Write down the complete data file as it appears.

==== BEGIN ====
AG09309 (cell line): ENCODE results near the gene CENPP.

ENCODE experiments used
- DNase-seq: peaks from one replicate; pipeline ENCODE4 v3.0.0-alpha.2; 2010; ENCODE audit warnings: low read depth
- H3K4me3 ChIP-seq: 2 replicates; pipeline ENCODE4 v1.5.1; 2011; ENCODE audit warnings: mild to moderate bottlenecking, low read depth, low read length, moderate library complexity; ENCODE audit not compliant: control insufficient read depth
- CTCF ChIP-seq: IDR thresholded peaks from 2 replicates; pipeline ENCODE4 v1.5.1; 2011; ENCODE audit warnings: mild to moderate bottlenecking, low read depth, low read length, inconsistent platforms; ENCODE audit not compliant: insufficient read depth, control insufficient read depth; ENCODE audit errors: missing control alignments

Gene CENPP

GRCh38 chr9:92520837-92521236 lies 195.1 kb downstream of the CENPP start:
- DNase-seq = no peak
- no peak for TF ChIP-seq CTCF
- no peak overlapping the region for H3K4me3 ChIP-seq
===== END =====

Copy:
AG09309 (cell line): ENCODE results near the gene CENPP.

ENCODE experiments used
- DNase-seq: peaks from one replicate; pipeline ENCODE4 v3.0.0-alpha.2; 2010; ENCODE audit warnings: low read depth
- H3K4me3 ChIP-seq: 2 replicates; pipeline ENCODE4 v1.5.1; 2011; ENCODE audit warnings: mild to moderate bottlenecking, low read depth, low read length, moderate library complexity; ENCODE audit not compliant: control insufficient read depth
- CTCF ChIP-seq: IDR thresholded peaks from 2 replicates; pipeline ENCODE4 v1.5.1; 2011; ENCODE audit warnings: mild to moderate bottlenecking, low read depth, low read length, inconsistent platforms; ENCODE audit not compliant: insufficient read depth, control insufficient read depth; ENCODE audit errors: missing control alignments

Gene CENPP

GRCh38 chr9:92520837-92521236 lies 195.1 kb downstream of the CENPP start:
- DNase-seq = no peak
- no peak for TF ChIP-seq CTCF
- no peak overlapping the region for H3K4me3 ChIP-seq